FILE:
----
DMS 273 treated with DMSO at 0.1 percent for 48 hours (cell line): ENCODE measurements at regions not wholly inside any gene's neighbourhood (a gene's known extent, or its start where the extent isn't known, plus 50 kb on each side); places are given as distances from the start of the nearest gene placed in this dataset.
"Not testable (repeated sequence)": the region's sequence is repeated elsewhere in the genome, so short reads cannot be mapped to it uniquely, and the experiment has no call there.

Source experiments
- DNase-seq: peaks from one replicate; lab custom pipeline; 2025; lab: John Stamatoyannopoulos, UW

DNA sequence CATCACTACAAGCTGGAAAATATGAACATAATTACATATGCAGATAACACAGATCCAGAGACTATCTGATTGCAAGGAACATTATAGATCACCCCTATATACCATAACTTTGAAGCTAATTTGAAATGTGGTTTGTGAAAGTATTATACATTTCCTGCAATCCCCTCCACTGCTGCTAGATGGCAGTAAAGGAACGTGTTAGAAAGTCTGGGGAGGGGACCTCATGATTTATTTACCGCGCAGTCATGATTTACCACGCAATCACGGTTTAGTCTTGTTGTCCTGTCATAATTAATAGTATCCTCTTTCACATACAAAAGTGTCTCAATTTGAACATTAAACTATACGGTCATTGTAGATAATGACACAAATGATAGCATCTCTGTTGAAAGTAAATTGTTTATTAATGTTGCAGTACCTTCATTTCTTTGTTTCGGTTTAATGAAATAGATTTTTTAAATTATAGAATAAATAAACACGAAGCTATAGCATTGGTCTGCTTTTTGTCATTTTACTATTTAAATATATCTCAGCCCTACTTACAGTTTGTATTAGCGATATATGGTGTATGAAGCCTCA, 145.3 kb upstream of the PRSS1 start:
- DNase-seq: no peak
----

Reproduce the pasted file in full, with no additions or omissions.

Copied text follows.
DMS 273 treated with DMSO at 0.1 percent for 48 hours (cell line): ENCODE measurements at regions not wholly inside any gene's neighbourhood (a gene's known extent, or its start where the extent isn't known, plus 50 kb on each side); places are given as distances from the start of the nearest gene placed in this dataset.
"Not testable (repeated sequence)": the region's sequence is repeated elsewhere in the genome, so short reads cannot be mapped to it uniquely, and the experiment has no call there.

Source experiments
- DNase-seq: peaks from one replicate; lab custom pipeline; 2025; lab: John Stamatoyannopoulos, UW

DNA sequence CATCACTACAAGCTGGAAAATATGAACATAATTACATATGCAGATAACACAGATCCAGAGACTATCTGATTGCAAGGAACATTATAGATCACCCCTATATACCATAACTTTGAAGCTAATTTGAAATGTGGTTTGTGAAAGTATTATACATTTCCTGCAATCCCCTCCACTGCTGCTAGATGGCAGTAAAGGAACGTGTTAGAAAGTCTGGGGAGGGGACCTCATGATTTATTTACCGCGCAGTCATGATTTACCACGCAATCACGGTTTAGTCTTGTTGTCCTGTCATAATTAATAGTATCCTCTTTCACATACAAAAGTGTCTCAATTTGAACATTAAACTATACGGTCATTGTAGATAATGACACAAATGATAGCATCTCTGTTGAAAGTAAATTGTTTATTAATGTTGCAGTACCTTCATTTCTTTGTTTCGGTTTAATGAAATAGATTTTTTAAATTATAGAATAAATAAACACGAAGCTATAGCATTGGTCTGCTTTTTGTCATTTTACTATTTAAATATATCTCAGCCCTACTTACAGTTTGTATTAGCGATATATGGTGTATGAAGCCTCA, 145.3 kb upstream of the PRSS1 start:
- DNase-seq: no peak